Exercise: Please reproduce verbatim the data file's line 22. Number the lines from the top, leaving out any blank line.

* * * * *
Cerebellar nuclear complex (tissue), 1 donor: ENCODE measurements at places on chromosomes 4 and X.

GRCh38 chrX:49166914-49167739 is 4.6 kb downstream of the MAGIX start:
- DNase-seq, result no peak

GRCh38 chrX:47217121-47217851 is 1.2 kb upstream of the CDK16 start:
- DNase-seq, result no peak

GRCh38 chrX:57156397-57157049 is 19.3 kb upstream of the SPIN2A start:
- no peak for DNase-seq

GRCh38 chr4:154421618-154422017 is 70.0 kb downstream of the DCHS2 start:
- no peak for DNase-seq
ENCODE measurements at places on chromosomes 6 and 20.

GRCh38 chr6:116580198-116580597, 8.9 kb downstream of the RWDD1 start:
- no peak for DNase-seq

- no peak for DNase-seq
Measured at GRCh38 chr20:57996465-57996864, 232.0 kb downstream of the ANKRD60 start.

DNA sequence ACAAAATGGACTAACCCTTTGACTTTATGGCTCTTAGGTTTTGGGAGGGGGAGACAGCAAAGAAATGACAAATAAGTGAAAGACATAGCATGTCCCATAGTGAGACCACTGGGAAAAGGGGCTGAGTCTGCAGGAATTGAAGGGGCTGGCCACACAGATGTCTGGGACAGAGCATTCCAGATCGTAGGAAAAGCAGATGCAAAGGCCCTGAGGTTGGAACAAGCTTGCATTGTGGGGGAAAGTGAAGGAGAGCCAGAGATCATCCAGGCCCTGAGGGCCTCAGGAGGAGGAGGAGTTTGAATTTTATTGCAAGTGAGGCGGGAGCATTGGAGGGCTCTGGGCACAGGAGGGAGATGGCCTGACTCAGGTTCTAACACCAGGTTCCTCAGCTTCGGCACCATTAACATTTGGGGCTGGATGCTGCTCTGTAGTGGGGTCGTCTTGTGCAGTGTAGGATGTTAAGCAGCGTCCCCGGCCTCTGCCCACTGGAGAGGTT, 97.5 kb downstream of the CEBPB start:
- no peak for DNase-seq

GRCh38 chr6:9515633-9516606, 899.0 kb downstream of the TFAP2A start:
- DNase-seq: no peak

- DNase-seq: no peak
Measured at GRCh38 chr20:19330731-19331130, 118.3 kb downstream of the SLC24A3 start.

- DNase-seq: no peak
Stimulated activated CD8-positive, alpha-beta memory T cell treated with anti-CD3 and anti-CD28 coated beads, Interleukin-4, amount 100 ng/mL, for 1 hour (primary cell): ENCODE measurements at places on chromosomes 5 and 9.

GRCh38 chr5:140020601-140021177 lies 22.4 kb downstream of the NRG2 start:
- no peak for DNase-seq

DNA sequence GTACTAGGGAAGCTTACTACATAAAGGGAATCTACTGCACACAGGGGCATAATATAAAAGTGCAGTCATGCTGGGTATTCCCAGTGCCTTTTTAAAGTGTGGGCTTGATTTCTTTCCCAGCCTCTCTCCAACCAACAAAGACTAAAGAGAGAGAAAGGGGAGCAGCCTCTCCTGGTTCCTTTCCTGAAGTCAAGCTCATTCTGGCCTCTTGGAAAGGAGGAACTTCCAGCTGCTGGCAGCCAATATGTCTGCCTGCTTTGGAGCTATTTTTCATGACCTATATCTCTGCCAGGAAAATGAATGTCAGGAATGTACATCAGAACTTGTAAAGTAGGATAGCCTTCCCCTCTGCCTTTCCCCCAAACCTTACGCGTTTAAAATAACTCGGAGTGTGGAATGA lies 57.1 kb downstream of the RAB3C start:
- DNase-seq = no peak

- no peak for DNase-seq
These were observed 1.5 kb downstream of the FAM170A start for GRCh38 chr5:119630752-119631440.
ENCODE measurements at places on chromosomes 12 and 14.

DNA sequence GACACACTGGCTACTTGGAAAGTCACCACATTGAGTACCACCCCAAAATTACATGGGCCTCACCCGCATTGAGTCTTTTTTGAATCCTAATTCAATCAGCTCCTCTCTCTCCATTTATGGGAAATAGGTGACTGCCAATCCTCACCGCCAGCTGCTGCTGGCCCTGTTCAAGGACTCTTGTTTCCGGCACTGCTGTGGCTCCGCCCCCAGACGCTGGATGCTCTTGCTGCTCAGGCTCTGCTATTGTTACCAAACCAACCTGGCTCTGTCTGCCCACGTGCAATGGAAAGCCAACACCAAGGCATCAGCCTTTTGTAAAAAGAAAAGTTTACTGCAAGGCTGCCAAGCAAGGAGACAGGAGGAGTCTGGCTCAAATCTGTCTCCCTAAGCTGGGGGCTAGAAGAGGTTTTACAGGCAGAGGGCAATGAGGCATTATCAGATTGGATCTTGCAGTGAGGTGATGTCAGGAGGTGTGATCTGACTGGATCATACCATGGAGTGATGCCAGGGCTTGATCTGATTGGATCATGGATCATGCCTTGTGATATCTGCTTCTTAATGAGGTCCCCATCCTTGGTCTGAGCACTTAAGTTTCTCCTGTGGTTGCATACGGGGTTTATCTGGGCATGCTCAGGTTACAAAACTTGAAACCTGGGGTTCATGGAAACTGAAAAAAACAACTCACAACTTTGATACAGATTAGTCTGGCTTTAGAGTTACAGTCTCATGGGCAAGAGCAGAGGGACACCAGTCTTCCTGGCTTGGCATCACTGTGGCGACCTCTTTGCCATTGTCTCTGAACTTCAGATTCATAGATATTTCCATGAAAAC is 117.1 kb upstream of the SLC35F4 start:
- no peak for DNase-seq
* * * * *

Stimulated activated CD8-positive, alpha-beta memory T cell treated with anti-CD3 and anti-CD28 coated beads, Interleukin-4, amount 100 ng/mL, for 1 hour (primary cell): ENCODE measurements at places on chromosomes 5 and 9.